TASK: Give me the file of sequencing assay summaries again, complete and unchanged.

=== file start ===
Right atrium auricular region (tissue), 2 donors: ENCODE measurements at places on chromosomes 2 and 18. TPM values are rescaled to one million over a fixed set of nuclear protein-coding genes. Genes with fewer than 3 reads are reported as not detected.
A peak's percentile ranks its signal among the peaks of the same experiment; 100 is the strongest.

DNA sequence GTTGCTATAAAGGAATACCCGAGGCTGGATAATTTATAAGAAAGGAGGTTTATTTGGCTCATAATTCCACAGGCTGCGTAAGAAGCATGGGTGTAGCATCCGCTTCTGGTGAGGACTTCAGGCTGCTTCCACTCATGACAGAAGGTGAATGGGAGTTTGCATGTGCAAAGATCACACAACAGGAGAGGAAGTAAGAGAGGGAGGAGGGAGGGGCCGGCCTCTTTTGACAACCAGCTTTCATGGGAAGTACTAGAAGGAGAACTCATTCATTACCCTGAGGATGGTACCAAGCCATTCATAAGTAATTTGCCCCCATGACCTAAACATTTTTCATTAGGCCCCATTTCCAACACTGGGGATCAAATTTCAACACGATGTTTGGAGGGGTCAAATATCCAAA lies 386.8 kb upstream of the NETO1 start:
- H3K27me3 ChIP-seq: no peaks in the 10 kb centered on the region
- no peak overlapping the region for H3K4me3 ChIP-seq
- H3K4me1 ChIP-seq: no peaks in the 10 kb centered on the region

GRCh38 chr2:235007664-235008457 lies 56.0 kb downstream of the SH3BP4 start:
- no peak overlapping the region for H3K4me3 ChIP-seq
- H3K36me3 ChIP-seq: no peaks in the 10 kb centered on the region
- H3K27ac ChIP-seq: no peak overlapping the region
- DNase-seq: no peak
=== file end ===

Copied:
Right atrium auricular region (tissue), 2 donors: ENCODE measurements at places on chromosomes 2 and 18. TPM values are rescaled to one million over a fixed set of nuclear protein-coding genes. Genes with fewer than 3 reads are reported as not detected.
A peak's percentile ranks its signal among the peaks of the same experiment; 100 is the strongest.

DNA sequence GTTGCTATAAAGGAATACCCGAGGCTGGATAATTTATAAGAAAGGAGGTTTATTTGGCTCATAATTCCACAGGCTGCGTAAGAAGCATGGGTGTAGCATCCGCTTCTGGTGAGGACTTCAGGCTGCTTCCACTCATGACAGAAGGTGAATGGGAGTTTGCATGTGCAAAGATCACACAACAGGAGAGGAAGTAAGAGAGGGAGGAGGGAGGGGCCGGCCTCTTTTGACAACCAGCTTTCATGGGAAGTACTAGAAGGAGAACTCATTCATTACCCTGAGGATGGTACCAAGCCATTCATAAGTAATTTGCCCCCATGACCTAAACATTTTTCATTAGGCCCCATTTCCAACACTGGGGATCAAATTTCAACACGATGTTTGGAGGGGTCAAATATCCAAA lies 386.8 kb upstream of the NETO1 start:
- H3K27me3 ChIP-seq: no peaks in the 10 kb centered on the region
- no peak overlapping the region for H3K4me3 ChIP-seq
- H3K4me1 ChIP-seq: no peaks in the 10 kb centered on the region

GRCh38 chr2:235007664-235008457 lies 56.0 kb downstream of the SH3BP4 start:
- no peak overlapping the region for H3K4me3 ChIP-seq
- H3K36me3 ChIP-seq: no peaks in the 10 kb centered on the region
- H3K27ac ChIP-seq: no peak overlapping the region
- DNase-seq: no peak